Eleven

By Lauren Myracle


One Word Summary: Charming.


This is an entirely wholesome and heartfelt book that perfectly captures the joy, awkwardness, delight and heartbreak  of fifth grade.

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Eleven.html

Countdown

By Deborah Wiles


One Word Summary: Sobering.


Until reading Countdown I never really considered the Cuban Missile Crisis or how petrifying an experience that must have been for the nation.

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Countdown.html

Hoot

By Carl Hiaasen


One Word Summary: Earnest.


Hoot is a solid, mostly unfaultable story. Lets call it a step in the

right direction.

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Hoot.html

Dick and Jan and Vampires

By Laura Marchesani


One Word Summary: Surprising.


Recommended for: Anyone old enough to have a sense of irony. Reading level: First grade. Content level: Teen and up.

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Dick_and_Jane_and_Vampires.html

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© Jordan B. Nielsen, 2012

The School Story

By Andrew Clements


One Word Summary: Precious.


The only thing that could make The School Story more charming would be if Andrew Clements turned out to be the pseudonym for an eleven-year-old girl.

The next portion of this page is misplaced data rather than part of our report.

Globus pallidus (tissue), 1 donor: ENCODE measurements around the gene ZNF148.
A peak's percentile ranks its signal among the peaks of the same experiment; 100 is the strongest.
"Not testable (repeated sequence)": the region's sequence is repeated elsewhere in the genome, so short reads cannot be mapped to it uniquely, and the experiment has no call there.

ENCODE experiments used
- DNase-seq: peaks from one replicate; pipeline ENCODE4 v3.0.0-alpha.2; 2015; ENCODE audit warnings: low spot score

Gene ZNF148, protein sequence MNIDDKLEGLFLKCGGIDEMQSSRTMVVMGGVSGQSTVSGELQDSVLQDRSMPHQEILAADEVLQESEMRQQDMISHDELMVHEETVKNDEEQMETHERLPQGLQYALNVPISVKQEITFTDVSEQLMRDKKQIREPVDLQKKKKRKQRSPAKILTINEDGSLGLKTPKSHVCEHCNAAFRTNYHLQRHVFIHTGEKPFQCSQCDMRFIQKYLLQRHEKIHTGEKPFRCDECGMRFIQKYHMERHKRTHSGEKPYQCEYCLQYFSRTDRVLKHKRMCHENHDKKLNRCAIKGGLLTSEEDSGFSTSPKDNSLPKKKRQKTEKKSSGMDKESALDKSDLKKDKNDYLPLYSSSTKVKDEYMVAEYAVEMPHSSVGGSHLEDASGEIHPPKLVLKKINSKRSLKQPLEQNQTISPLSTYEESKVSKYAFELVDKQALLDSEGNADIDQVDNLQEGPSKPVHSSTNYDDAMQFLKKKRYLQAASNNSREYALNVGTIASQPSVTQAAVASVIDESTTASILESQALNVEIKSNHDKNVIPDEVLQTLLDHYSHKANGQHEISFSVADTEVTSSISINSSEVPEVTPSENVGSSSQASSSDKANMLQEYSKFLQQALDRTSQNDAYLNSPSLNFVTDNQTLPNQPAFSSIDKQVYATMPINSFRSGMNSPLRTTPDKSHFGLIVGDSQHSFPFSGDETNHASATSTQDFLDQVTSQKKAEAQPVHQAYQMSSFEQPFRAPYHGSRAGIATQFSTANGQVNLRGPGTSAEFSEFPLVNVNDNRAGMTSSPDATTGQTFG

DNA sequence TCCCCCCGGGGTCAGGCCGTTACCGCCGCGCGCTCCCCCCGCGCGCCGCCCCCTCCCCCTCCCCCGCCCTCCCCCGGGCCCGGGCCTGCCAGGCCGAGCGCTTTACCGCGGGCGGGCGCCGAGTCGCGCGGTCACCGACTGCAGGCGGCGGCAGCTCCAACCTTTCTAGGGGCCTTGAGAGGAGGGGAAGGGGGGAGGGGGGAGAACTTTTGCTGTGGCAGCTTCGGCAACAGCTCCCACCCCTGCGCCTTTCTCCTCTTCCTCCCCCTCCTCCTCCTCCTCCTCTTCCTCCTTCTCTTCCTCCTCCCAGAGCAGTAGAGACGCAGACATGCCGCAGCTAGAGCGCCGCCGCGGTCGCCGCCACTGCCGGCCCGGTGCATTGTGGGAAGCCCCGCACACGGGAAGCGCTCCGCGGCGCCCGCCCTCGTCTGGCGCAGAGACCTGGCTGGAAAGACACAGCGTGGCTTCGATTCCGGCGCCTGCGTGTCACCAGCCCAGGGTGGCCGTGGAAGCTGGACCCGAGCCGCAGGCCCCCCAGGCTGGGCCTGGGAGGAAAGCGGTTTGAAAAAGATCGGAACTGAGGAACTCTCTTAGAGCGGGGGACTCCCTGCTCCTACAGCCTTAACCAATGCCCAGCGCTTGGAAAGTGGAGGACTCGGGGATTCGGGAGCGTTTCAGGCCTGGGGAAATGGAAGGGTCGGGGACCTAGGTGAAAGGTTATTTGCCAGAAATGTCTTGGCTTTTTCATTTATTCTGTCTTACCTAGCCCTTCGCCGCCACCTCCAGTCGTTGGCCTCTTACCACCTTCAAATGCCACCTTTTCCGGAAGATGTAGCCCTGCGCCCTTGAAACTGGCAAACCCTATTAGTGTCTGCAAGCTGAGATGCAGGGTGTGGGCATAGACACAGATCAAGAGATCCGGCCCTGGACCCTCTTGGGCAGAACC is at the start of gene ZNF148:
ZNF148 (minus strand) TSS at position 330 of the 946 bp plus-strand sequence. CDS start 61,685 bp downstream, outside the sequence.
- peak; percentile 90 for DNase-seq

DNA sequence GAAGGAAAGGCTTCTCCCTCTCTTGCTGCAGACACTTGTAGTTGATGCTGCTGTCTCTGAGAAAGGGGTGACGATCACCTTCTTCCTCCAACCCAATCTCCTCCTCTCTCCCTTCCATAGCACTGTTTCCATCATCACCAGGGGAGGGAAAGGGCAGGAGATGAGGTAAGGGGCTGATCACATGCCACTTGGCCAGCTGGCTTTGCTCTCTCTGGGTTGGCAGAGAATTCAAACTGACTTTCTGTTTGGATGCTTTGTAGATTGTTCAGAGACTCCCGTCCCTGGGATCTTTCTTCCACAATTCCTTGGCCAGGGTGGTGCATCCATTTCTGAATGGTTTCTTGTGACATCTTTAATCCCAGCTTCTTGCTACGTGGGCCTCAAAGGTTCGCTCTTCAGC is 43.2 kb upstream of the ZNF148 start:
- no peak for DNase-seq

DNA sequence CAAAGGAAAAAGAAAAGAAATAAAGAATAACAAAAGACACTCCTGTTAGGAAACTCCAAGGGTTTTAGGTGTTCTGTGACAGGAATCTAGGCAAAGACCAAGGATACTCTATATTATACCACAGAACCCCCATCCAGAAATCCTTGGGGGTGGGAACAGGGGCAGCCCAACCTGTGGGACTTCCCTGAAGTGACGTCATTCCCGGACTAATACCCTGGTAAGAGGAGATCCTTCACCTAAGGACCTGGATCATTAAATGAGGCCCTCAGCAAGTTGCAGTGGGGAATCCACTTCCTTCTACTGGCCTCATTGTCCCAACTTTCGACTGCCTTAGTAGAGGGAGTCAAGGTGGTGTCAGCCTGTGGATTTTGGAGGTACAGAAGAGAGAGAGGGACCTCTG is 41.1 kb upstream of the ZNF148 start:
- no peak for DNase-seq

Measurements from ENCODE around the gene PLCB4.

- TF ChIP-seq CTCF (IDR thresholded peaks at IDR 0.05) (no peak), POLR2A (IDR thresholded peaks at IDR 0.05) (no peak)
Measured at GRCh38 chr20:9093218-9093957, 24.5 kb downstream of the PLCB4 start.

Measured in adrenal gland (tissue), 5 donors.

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The_School_Story.html

The Game of Sunken Places

By M.T. Anderson


One Word Summary: Messy.


There are glimmers of a rich and incredibly complex world coming through in the story that occasionally draw you into the phantasmagoria, but the rest of it is basically incoherent.

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http://web.me.com/jordanbnielsen/PictureBook_Garden/TheGameofSunkenPlaces.html

Brains for Lunch

By K.A. Holt


One Word Summary: Experimental.


Zombies in Haiku?

And you’d thought you’d seen it all

Enter K.A. Holt


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BrainsForLunch.html

The Kneebone Boy

By Ellen Potter


One Word Summary: Unsettling.


Superbly written with smart charm, thoroughly rounded and lovable main characters, and a winning narrative device, ‘The Kneebone Boy’ stands as the best book I ever didn’t like.


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The_Kneebone_Boy.html

Justin Case

By Rachel Vail


One Word Summary: Neurotic.


If Woody Allen or David Sedaris were to have kept a diary when they were in third grade, it undoubtedly would have read like ‘Justin Case’, a sharp, quirky narrative that explodes with personality


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Justin_Case.html